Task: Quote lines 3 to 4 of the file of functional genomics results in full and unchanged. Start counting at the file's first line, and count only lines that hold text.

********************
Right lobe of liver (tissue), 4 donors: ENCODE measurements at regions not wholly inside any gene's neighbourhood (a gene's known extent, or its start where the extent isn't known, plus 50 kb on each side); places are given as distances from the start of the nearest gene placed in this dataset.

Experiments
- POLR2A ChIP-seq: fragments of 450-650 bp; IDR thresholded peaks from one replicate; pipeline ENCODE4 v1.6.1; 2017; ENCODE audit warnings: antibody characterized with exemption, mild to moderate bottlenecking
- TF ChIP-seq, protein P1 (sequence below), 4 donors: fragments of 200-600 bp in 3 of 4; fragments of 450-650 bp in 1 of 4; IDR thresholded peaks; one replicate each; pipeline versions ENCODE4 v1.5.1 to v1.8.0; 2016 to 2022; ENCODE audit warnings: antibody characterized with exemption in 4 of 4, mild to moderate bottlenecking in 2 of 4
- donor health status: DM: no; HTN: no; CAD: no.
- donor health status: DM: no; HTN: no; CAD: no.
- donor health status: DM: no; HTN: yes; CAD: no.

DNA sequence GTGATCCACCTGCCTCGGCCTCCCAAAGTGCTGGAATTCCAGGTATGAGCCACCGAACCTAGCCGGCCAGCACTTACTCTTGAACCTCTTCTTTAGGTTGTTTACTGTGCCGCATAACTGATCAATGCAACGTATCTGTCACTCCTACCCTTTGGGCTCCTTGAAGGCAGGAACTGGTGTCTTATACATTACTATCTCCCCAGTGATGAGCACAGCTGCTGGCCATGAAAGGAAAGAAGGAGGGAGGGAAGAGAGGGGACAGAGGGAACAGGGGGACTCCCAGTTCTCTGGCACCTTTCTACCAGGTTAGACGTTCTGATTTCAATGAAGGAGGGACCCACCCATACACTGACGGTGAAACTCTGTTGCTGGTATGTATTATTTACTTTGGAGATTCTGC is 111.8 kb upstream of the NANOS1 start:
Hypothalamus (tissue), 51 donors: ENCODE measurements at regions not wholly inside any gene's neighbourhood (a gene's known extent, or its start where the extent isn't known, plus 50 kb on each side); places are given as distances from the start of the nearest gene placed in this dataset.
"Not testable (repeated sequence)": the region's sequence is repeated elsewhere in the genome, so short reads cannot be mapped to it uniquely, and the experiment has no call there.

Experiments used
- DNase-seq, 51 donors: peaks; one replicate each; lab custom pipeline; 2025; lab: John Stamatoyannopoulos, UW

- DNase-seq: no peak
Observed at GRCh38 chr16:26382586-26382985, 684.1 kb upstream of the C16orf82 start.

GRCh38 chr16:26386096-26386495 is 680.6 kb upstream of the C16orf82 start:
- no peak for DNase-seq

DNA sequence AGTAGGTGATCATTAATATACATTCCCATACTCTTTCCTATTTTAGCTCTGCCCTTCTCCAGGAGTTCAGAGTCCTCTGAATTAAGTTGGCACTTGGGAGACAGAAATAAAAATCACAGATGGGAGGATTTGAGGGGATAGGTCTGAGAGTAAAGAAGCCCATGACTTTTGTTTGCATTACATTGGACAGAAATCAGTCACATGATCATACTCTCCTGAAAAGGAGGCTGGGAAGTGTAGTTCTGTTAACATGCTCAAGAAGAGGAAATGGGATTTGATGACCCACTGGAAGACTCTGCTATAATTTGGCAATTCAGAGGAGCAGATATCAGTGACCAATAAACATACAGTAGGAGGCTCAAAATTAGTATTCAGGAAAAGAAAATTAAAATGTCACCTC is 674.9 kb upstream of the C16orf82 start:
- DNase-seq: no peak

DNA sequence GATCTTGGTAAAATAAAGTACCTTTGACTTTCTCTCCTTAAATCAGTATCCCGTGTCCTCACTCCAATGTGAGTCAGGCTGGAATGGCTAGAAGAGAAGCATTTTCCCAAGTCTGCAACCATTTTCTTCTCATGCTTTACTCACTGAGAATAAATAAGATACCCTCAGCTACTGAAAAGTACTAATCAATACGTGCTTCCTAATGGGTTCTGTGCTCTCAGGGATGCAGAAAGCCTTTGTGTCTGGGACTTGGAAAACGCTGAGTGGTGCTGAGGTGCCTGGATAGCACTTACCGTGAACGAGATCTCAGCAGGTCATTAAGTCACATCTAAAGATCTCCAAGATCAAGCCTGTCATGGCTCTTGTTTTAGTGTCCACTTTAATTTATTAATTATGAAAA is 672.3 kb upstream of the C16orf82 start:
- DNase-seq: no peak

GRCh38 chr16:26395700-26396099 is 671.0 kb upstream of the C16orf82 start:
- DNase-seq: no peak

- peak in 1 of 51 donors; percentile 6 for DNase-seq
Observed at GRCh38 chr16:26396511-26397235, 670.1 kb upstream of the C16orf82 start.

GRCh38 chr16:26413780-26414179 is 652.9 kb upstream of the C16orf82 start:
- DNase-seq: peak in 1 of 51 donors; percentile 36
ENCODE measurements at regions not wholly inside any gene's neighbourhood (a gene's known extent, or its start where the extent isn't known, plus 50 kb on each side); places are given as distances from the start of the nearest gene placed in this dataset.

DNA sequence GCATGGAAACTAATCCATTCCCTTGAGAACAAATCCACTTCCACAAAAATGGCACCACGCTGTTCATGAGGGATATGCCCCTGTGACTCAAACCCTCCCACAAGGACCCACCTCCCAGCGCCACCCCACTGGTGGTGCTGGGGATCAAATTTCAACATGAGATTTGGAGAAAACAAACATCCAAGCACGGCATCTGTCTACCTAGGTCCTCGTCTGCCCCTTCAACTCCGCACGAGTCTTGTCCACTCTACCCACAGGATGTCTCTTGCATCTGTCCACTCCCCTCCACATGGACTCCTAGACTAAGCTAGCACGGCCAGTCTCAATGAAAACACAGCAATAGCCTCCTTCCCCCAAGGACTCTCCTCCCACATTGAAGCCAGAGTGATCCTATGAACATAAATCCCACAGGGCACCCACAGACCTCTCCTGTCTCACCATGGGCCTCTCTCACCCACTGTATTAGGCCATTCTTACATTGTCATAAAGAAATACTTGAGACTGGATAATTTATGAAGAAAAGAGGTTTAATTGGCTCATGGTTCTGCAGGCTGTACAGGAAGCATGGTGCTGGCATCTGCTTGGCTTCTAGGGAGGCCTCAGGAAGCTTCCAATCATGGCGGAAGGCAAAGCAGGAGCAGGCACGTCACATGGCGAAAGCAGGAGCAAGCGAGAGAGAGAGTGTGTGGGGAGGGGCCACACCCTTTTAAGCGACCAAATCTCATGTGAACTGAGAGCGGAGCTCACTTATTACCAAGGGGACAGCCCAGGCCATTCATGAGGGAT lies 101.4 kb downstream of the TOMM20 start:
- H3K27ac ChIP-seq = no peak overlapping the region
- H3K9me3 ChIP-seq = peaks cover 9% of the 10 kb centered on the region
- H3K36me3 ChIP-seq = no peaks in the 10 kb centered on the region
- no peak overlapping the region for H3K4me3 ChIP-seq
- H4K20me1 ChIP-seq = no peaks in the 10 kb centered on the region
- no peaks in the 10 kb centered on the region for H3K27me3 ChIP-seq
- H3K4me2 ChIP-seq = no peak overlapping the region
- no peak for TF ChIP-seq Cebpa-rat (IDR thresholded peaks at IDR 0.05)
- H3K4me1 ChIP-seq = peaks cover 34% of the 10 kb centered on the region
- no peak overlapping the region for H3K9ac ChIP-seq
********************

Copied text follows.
- POLR2A ChIP-seq: fragments of 450-650 bp; IDR thresholded peaks from one replicate; pipeline ENCODE4 v1.6.1; 2017; ENCODE audit warnings: antibody characterized with exemption, mild to moderate bottlenecking
- TF ChIP-seq, protein P1 (sequence below), 4 donors: fragments of 200-600 bp in 3 of 4; fragments of 450-650 bp in 1 of 4; IDR thresholded peaks; one replicate each; pipeline versions ENCODE4 v1.5.1 to v1.8.0; 2016 to 2022; ENCODE audit warnings: antibody characterized with exemption in 4 of 4, mild to moderate bottlenecking in 2 of 4